When you hear about things heating up in Atlantic City, NJ, you think of someone on a hot streak at the craps table. But when guest blogger Felicity Loughrey (who recently launched Lustaday, a blog about fashion, lifestyle and pop culture) visited Atlantic City last week, she found herself heating up a Viking range at a cooking class. Like many destinations, AC is trying to develop its foodie side. It’s also trying to show visitors that it has more to offer than gambling and shows. Here, Felicity tells Travelogged what’s cooking in Atlantic City.
In the mall-like ambiance of Harrah’s casino in Atlantic City, NJ, there’s a Viking Cooking School. This is Viking, named after the appliances, not the Nordic raiders. On one side of the premises is a shop that sells cookbooks, Le Creuset cookware and nifty devices for squeezing limes. And on the other side is class space for 12 adults (classes cost $65—$129 per person). There are four Viking cooking ranges, professional-looking aluminum work benches and a plastic tray under each bench for dirty dishes to magically disappear.
Our instructor Ayanna, wearing a white chef’s hat, welcomes the class. On each work station is a folded white apron and a print-out of the day’s recipes: chicken satay, peanut dipping sauce, Thai cucumber salad and Thai beef salad with lettuce cups. My cooking partner is Daphne, an intensive care unit nurse who escapes New York City for Harrah’s on a $45 bus fare from her home in Queens.
As we begin our first recipe, Ayanna brings a tray with all the ingredients pre-chopped and measured to each work station. The experience is like being a guest on a cooking show as you tip perfect portions into gleaming pots. The space, surrounded by glass, has a Truman Show-like feel as vacationers amble past and peer into the school.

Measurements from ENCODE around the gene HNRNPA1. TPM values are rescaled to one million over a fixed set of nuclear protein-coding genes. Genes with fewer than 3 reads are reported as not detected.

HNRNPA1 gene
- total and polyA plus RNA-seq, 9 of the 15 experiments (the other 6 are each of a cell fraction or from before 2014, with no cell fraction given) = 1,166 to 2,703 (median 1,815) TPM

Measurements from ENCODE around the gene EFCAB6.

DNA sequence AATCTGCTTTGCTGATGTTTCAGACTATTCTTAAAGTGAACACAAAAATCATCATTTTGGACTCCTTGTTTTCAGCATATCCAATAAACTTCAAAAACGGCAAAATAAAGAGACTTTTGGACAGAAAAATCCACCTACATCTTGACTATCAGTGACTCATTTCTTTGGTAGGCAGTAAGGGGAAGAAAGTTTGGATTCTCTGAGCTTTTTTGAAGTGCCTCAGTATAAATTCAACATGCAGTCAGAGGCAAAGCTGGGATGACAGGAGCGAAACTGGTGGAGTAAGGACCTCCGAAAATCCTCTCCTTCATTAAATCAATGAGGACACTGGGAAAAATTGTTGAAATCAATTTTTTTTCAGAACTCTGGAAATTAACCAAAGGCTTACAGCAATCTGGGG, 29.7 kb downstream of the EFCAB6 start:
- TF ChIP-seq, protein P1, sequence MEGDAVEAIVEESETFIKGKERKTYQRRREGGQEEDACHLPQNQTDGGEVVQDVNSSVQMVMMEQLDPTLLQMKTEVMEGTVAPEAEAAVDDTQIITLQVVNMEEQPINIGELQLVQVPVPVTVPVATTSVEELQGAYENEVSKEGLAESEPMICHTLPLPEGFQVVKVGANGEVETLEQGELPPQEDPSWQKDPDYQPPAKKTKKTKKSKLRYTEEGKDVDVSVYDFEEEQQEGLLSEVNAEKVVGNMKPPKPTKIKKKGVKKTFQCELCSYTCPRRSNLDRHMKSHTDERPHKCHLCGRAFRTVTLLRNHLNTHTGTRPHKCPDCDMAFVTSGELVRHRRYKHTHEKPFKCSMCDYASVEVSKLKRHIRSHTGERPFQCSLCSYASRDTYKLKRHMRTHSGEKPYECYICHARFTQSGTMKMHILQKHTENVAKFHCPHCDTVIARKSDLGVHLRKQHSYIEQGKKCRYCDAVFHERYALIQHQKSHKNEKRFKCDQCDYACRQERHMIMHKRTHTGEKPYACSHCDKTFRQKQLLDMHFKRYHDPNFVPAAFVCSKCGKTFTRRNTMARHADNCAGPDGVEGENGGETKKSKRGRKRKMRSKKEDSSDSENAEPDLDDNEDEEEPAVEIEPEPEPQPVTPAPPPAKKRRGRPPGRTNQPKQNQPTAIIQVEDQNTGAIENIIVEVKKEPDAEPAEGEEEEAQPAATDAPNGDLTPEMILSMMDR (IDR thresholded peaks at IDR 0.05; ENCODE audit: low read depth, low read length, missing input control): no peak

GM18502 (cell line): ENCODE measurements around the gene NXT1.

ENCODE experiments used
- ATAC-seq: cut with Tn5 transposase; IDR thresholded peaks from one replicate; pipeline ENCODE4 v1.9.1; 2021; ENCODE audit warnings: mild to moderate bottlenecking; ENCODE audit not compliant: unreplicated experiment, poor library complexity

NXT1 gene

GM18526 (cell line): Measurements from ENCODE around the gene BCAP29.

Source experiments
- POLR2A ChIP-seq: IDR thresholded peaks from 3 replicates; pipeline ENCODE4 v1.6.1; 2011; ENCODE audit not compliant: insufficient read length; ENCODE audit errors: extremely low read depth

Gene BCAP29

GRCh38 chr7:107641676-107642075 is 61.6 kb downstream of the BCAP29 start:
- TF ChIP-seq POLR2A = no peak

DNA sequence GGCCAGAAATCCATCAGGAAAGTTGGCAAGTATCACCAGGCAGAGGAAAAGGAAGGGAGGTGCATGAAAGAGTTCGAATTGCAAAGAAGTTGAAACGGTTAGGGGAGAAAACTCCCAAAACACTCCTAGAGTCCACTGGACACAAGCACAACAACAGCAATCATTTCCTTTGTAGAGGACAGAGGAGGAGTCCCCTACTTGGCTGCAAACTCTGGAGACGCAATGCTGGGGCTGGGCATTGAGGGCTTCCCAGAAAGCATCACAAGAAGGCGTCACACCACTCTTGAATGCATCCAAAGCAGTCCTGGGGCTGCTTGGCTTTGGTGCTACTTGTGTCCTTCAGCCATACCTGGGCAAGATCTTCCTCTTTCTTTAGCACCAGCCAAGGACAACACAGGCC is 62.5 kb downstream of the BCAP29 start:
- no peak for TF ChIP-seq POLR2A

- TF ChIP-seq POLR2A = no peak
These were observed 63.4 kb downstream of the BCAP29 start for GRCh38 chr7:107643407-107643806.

Ayanna cheerfully shows the class how to chop cilantro in a radial fashion and never to scrape the herbs off the chopping block with a knife (it dulls the blade). She has a special plastic scraper tool for that. This is just what makes the Viking Cooking School a marketer’s dream. Cooking on the gas-powered Viking range makes you want one. And I’ll take that plastic scraper tool too.
At the end of the session, food is piled on plates and crushed peanuts sprinkled as garnish. The classmates gather around a long communal table (shielded from onlookers by a curtain) and wine is served. Daphne and I agree we’ve never made such delicious Thai food. Maybe it’s the glass of Riesling or the stress-free cooking experience with measured ingredients and no washing up; but it’s a giddy feeling of accomplishment. When I get home I try the recipes again and again, and they still work. Meanwhile, I keep thinking about that Viking cooking range.
Comped but Never Compromised: Felicity Loughrey was a guest of the Viking Cooking School, but she is free to write whatever she wants.